And a Happy New Year!
Is it really possible to enjoy heavenly comfort food without feeling bloated afterwards? Well, for me I just can’t deal with a lot of differing fats on one plate. So, there is no butter, very little single/light cream and lots of cheese in this recipe. And, for those of you who have to cook for picky eaters, lots of hidden vegetables. Yet, this had the soft, velvety and creamy consistency of a proper mac’n'cheese – not that I’m an aficionado on macaroni cheese. However, I do like coming up with fairly easy to make recipes that are an absolute pleasure to eat. Admittedly, with lots of salad!
Update: I’m in the process of making this again and this time around I was left with 500ml (1.05 US pt lqd) of stock rather than 400ml (0.84). Plus, I’m using one of my favourites, a Double Gloucester cheese with chives and onion. The cheese wouldn’t thicken the sauce like the mature Cheddar did last time. So I’ve had to almost double the amount of roux used to get the consistency needed. Not exactly a problem. Especially as it only takes several minutes to make more roux. And it’s noticeable in the third photo that as I couldn’t grate this particular cheese I added it to the top in small chunks instead, most of which ended up floating in the centre rather than around the sides as well. I’m going to go back to using a mature Cheddar next time as it’s not only easier to work with the result was better overall. Still, in that photo it’s possible to see just how creamy the sauce turned out. There’s also a little bit of steam showing. Yay!
Serves 2 – 3
- 120g (4.23 oz) or more x carrots, peeled, trimmed and roughly chopped
- 200g (7.05 oz) x onions, peeled, trimmed, cut in half then either 2 or pieces
- 2 x celery stalks, washed, trimmed and roughly chopped
- 2 x medium garlic cloves, peeled and root end cut off and discarded
- 1 x dried bay leaf, ripped in half
- 10 x juniper berries
- ¼ x scant tsp cayenne pepper
- ½ x tsp dried thyme
- 1 x organic very low salt vegetable stock cube
- 500ml (1.05 US pt lqd) x water (you should end up with 400ml (0.84 US pt lqd) after cooking the stock)
- 2 x dst oil, plus more if needed
- 2 x dst plain (all purpose) flour, plus more if needed
- 100g (3.52 oz) x dried macaroni, bring plenty of lightly salted cold water to a boil, add macaroni and simmer for only 5 minutes – see instructions below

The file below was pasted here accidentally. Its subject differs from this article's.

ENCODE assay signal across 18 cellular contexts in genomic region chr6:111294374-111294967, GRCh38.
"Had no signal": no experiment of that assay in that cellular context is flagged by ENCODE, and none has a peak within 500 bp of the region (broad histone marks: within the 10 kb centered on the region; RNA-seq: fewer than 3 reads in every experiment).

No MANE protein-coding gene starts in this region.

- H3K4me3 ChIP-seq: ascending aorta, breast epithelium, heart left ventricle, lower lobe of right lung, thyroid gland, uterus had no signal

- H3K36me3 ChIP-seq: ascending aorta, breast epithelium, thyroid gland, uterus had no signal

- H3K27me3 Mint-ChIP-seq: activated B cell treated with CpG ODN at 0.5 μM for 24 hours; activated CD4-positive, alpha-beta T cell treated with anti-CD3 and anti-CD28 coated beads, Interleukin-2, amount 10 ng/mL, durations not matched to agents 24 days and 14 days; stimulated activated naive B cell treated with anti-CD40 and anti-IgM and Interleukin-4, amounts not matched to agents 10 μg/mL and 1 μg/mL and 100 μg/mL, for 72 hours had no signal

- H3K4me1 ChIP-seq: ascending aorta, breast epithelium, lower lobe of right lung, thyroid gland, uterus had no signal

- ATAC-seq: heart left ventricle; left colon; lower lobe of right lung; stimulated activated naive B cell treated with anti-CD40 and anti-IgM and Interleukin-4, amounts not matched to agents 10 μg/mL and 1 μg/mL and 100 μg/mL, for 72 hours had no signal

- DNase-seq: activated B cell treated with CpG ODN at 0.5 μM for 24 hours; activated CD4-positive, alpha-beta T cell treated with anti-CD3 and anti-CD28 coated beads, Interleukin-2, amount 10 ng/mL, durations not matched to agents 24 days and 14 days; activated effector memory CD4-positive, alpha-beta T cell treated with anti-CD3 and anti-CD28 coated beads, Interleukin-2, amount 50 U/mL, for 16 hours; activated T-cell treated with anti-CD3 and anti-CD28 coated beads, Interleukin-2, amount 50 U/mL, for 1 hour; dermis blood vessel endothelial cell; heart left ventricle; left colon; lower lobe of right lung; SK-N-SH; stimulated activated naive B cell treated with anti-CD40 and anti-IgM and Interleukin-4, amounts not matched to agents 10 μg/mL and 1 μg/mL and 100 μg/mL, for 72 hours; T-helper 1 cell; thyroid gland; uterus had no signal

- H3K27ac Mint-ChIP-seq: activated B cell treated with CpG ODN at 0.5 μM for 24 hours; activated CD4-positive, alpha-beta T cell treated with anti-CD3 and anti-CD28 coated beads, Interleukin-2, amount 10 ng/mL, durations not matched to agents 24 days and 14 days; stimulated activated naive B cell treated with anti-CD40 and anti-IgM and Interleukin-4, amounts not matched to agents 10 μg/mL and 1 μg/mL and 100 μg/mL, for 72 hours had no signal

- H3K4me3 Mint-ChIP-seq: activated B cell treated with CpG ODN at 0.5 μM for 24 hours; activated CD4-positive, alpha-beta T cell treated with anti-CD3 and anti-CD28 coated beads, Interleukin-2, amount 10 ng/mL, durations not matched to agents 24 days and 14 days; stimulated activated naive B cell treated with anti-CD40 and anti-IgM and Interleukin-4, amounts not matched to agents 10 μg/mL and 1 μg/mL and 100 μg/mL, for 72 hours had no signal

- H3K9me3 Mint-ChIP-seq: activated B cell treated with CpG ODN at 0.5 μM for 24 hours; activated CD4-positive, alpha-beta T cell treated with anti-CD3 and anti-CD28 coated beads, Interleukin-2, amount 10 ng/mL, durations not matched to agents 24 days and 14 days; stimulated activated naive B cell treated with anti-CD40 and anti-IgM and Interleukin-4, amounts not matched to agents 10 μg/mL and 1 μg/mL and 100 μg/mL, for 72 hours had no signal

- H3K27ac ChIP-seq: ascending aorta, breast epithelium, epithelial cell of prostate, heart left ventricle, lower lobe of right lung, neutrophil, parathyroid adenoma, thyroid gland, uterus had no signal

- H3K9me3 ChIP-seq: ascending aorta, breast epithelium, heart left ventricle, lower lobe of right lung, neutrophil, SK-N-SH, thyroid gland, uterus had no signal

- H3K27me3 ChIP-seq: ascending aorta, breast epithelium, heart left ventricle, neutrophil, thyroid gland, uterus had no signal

- single/light cream, only about 2 glugs or think 1 x level serving spoonful
- up to 160g (5.64 oz) x mature Cheddar cheese, grated
Measurements within brackets above are approximate only.
- Put all numbered ingredients into a large saucepan with a lid, put on electric heat No 4 (out of 6) and bring to a boil. Reduce heat to No 2 and simmer for at least 30 minutes. Remove the garlic and both pieces of the bay leaf and allow to cool slightly. Drain through a metal colander into a suitable bowl, then mash on the vegetables lightly with a large spoon to be able to extract as much liquid as possible. By that stage there should be 400ml (0.84 US pt lqd), if not just top up with water. Strain the stock through a fine wire metal sieve back into a saucepan and add the garlic and bay leaf.
- Meanwhile prep the macaroni by putting a saucepan on heat No 4 with plenty of lightly salted cold water and a lid. Bring to a boil, add the macaroni, bring back to a boil then reduce heat to No 2 and simmer for 5 minutes only. Drain into a suitable bowl straight away, then plunge the partially cooked macaroni into very cold water until they’re absolutely cold. Drain once again and set aside.
- Put a small saucepan on heat No 1 with the flour and oil. Stir through occasionally to prevent the possibility of lumps forming. If any bubbling occurs take off heat. Repeat the process to cook out the flour. Take off heat and set aside. Simply repeat this step with more flour and oil if needed.
- When needed either add the stock to the runny roux (flour and oil) and put on heat No 3. Stir pretty much constantly to prevent lumps. Bring to neat boiling point, the consistency at this stage should be just thicker than a gravy. Take off heat and add just over half of the cheese and stir through (this will really help to thicken the sauce). Pour in a glug or two of single/light cream and continue to stir through. The final consistency of the sauce should cling unto the macaroni rather than dripping off it.
- Preheat oven to 200°C, 400°F or Gas 6.
- Add the partially cooked and well drained macaroni to the sauce. Then carefully place the mixture into a suitable casserole dish. Sprinkle the remaining cheese evenly on top and bake (in my case on the second shelf up) until the sauce is bubbling. Do not over fill the casserole with the mixture, allowing enough room to add the extra cheese with a little space between it and the rim. The sauce can and will bubble and there could be overspill. To prevent this use a baking tray lined with greaseproof or parchment paper underneath the casserole dish to collect any drips or overspill. Switch off the oven, switch on the grill or broiler. Carefully remove the macaroni cheese and set aside (if using a Pyrex type casserole do not place on a cold surface! Place on a t-towel). Place the oven rack or shelf closer to the grill (if your grill is within the oven like mine) and grill until the cheese is nicely golden on top.
All photographs within Feed the piglet:
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